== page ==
As mentioned previously, we have been playing WotC’s Dawn of Defiance campaign for Star Wars of late. In the party, there is a neurotic Duros Scoundrel, a lacivious Twil’lek Scoundrel, a human Soldier who hates the Empire with a passion but loves to wear Stormtrooper armour, and a human Noble who seems to have some ability with the Force.
So far, we are just approaching the end of the first part, The Traitor’s Gambit (just about to bust into the Imperial prison on Felucia), but I am already sold on the concept.
Free, downloadable campaigns – has to be the way forward. As anyone who knows anything about RPG publishing knows, adventures always sell in tiny numbers compared to more meaty sourcebooks and supplements (there are exceptions, but they are rare). On more marginal games, it can be difficult to get your money back. However, if a publisher does them as free downloads, then he gets to support his game properly, but saves on the print costs.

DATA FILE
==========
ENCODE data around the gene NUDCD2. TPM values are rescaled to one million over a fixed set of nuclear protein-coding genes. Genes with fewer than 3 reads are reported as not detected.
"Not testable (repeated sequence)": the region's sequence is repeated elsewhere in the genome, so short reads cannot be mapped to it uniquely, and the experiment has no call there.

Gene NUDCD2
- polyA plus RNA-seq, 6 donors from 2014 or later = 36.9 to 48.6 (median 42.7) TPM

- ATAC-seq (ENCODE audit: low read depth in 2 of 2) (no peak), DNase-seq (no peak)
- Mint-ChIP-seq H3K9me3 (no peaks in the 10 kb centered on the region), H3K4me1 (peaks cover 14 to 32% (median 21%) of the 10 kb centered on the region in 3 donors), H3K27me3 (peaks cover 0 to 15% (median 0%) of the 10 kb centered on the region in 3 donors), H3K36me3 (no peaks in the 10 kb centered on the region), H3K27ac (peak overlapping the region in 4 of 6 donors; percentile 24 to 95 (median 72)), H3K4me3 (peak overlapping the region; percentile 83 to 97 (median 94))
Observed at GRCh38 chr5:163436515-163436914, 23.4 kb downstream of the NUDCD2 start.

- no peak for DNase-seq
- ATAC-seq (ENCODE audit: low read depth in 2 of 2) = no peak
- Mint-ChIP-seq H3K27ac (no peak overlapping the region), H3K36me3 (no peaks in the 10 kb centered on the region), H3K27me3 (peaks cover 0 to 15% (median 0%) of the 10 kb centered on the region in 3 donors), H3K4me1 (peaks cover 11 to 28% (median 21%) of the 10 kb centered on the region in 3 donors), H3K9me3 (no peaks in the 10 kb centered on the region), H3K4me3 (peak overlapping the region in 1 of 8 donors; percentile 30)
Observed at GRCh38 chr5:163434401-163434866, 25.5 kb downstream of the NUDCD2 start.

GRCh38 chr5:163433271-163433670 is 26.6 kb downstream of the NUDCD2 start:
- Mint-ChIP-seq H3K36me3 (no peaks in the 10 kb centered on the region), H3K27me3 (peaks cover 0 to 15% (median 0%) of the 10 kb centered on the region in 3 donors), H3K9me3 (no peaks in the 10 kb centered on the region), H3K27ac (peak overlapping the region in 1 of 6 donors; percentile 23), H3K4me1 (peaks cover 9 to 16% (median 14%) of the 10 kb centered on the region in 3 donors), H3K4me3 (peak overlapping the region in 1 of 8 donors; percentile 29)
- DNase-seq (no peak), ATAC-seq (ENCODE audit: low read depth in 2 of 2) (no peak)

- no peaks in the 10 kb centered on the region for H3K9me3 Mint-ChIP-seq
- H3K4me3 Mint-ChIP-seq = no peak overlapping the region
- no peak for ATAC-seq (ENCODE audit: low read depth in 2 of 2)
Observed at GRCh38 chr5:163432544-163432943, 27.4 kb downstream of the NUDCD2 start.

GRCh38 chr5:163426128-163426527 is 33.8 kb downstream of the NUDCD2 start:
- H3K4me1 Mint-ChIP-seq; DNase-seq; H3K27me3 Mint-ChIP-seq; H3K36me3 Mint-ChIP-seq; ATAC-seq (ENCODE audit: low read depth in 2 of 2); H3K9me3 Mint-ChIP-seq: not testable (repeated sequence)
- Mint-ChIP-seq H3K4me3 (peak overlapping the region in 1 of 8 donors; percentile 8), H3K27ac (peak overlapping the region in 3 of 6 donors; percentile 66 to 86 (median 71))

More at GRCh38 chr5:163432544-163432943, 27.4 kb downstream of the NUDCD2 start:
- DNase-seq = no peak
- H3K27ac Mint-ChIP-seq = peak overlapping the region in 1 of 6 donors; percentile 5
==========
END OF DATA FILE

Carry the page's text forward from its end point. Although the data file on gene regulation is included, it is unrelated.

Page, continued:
Well, as a GM, you can suddenly start shuffling papers about and order them in the way you want during a game. No need to have piles of paper lying around with information useless to the current session – just take what you need.
The best thing though (and this is so simple, but true nonetheless) is that you can write on the printed adventure and make notes as you go without resorting to scrap paper that inevitably gets lost. You can highlight important passages thatmust not be missed (that might otherwise lie buried in mountains of text blocks), jot down notes on maps, and keep track of hit points on the actual stats of characters, rather than the aforementioned scrap paper. You can even ‘recycle’ the adventure when it is complete.
You would not do any of this with a book you bought and paid for. But some print outs? From now on, I think this is the only way to run a campaign (he said, about to embark on a new D&D campaign that uses nothing but books. . .).